Obituary Marko Feingold
Holocaust Survivor Marko Feingold has died at the age of 106
Marko M. Feingold, the long-serving President of the Salzburg Jewish Community and at 106 Austria’s oldest Holocaust survivor passed away in Salzburg on 19 September 2019.
Born in Neusohl (Banská Bystrica), at that time still in the Kingdom of Hungary, Marko Feingold grew up with his siblings in Leopoldstadt, Vienna’s second district. In 1938 he was arrested in Vienna, whereupon he fled to Prague. From there, he was deported to Poland and, following his return to Prague, was once again arrested. Marko Feingold survived four concentration camps. From Auschwitz he was sent to Neuengamme and Dachau, arriving in Buchenwald in 1941, where he remained imprisoned until the liberation. He was the only one of his family to survive the Holocaust.
Marko Feingold came to be in Salzburg by chance and once there he immediately dedicated himself to helping other Holocaust survivors. Between 1945 and 1948 he helped Jewish survivors living in DP camps or coming from Central and Eastern Europe to emigrate to Palestine with the support of the refugee organization Bricha.
As the long-time President of the Salzburg Jewish Community he was a tireless advocate for interreligious dialogue and understanding.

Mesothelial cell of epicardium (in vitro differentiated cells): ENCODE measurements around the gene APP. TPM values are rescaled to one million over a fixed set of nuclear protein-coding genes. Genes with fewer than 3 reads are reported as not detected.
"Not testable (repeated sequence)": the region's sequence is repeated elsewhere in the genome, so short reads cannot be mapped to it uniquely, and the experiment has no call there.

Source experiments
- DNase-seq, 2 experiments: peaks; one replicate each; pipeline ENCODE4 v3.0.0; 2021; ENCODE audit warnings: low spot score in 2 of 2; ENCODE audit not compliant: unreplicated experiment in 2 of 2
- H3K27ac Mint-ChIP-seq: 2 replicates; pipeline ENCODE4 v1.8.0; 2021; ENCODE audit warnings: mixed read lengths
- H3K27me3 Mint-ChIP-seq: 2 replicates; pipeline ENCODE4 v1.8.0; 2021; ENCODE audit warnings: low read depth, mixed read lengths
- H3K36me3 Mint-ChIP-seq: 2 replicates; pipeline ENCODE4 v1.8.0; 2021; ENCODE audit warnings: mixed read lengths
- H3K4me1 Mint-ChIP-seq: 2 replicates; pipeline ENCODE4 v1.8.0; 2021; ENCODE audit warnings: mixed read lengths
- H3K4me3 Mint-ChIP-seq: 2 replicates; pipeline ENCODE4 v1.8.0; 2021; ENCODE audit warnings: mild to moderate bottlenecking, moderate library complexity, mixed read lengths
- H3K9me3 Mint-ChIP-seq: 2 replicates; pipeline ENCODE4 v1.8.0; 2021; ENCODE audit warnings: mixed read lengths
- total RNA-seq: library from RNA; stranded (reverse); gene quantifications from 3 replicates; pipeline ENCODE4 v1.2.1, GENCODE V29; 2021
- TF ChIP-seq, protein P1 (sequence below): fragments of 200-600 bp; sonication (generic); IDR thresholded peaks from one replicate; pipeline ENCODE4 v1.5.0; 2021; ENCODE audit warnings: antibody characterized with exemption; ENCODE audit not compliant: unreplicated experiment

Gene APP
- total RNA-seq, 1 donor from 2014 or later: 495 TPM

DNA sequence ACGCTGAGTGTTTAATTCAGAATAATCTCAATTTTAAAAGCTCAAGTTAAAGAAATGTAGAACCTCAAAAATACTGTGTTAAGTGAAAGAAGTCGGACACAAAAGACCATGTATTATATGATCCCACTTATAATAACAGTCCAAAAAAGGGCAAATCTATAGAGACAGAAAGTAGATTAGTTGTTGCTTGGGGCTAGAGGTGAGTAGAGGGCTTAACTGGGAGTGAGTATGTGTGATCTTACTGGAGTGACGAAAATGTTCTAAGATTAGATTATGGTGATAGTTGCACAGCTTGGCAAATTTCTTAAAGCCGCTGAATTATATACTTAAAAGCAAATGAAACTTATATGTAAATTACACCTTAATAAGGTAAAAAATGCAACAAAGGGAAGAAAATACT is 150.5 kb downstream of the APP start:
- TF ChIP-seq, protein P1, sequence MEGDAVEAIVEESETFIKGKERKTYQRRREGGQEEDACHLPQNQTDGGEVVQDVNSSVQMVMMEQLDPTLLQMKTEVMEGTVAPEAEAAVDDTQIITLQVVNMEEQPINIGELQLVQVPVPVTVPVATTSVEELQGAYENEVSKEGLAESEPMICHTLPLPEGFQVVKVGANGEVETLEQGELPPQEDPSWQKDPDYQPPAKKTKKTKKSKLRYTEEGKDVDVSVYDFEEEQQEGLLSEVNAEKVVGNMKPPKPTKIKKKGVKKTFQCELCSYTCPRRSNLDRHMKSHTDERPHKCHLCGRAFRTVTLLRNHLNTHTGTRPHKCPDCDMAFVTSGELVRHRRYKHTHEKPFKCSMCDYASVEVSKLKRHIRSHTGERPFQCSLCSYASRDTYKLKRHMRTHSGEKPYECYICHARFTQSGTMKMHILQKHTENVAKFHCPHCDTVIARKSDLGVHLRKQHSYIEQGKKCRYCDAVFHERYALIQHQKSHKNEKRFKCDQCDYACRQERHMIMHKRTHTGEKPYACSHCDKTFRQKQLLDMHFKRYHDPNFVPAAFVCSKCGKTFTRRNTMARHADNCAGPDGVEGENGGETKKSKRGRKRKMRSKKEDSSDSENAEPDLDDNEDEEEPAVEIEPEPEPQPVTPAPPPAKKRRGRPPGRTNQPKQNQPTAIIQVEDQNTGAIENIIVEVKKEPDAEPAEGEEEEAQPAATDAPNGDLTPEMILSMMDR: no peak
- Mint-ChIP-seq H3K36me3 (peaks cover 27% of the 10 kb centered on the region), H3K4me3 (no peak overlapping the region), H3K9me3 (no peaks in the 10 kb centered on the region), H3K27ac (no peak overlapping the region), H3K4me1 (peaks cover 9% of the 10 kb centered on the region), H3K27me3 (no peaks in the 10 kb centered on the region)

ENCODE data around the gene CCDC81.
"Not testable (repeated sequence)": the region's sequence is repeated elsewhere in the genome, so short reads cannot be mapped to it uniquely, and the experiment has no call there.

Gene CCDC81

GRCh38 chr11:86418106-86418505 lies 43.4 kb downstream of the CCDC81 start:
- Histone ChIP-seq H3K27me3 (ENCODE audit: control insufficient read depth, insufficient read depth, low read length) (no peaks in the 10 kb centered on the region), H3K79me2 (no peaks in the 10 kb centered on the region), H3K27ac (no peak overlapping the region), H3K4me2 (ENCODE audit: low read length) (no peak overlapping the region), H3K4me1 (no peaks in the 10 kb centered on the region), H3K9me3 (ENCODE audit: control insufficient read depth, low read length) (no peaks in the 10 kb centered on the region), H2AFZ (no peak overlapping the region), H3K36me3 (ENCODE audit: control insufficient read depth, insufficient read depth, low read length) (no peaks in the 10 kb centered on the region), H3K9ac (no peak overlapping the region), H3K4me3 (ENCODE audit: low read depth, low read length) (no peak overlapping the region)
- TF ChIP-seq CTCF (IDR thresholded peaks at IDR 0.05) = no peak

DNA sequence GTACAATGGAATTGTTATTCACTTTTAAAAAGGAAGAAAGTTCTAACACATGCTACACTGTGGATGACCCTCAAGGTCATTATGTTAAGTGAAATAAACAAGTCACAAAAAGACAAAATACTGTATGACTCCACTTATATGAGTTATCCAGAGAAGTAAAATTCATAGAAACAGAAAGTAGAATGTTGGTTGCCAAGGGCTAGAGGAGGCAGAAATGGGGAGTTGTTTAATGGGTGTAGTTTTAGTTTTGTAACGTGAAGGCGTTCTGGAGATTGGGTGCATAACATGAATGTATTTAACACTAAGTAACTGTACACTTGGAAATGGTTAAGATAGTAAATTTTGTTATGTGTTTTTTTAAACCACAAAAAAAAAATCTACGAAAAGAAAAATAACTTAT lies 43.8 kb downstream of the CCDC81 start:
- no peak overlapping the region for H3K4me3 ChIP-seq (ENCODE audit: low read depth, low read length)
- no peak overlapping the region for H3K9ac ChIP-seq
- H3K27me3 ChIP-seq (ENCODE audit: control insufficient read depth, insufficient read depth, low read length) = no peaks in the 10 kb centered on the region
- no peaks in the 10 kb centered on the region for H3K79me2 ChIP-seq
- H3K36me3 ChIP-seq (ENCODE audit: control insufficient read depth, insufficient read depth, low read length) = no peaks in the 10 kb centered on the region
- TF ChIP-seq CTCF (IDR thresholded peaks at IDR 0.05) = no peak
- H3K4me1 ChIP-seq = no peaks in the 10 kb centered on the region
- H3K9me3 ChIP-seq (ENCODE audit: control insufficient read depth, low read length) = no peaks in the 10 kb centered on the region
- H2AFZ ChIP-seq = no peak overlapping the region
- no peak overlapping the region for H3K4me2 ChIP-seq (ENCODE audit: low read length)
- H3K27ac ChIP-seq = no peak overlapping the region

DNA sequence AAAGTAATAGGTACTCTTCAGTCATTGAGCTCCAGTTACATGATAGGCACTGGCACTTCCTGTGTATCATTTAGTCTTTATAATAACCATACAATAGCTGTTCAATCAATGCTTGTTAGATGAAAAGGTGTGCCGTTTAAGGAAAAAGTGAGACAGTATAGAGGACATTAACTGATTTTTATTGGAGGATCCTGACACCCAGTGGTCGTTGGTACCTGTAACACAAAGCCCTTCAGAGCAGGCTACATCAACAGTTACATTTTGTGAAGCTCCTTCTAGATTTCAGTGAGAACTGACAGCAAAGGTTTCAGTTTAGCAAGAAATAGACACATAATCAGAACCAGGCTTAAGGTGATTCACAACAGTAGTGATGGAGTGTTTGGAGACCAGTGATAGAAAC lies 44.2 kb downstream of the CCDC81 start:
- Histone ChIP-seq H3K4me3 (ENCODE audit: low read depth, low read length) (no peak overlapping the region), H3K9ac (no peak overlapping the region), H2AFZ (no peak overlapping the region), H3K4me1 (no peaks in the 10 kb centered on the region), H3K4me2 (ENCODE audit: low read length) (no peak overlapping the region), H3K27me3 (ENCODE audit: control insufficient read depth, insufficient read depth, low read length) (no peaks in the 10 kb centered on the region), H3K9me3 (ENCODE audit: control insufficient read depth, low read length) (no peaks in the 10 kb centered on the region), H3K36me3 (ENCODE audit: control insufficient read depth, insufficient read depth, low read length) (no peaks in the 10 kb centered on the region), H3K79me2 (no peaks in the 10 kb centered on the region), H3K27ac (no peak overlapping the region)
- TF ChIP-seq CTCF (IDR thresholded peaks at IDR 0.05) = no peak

Marko Feingold not only witnessed the history of the Republic of Austria from the time of its birth, accompanying it through its many ups and downs; he also significantly shaped it through his persistent warnings about the dangers of Antisemitism. His extraordinary life story is the subject of a large number of projects sponsored by the National Fund.
Marko Feingold also played an active role in projects as a surviving eyewitness; most recently he was involved in the theater production “To the Promised Land! Eretz Austria!” Compelling appearances in the production “The Last Witnesses” at the Burgtheater in Vienna in 2013/14, and on the “Day of Remembrance Against Violence and Racism in Commemoration of the Victims of National Socialism” at the Parliament in 2016 will also be remembered.
Seeing Marko Feingold appear as an eyewitness was always a special experience. He was unique in the way he approached young people with his refined humor, open nature and great charisma, conveying to them not only a deeper understanding of history but also a sense of empathy for the victims.
The Secretary General of the National Fund, Hannah Lessing, recalls Marko Feingold as more than just a great eyewitness: “Marko Feingold was a great man, who became a dear friend over the course of the years. His good nature and kindness, which he retained despite the terrible injustices he suffered, were an inspiration and a sign of hope to me. I extend my deepest condolences to his wonderful wife Hanna, who was always at his side supporting him.”
“The greatest people are those who give others hope.” (Jean Jaurès)
When we say farewell to Marko Feingold we will take leave of a beacon of hope. But all those who were lucky enough to know him will pass on the seeds sown through his tireless work, which he carried out to the very last.